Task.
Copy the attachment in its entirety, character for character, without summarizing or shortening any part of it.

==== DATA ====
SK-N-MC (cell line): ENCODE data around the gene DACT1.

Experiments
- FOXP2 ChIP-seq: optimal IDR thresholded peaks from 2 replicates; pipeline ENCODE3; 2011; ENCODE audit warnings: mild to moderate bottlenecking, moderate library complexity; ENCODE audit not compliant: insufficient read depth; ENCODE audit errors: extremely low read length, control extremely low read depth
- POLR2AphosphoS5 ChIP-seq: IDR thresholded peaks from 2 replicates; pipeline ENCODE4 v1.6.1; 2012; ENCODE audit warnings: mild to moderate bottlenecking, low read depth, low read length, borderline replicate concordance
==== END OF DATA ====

SK-N-MC (cell line): ENCODE data around the gene DACT1.

Experiments
- FOXP2 ChIP-seq: optimal IDR thresholded peaks from 2 replicates; pipeline ENCODE3; 2011; ENCODE audit warnings: mild to moderate bottlenecking, moderate library complexity; ENCODE audit not compliant: insufficient read depth; ENCODE audit errors: extremely low read length, control extremely low read depth
- POLR2AphosphoS5 ChIP-seq: IDR thresholded peaks from 2 replicates; pipeline ENCODE4 v1.6.1; 2012; ENCODE audit warnings: mild to moderate bottlenecking, low read depth, low read length, borderline replicate concordance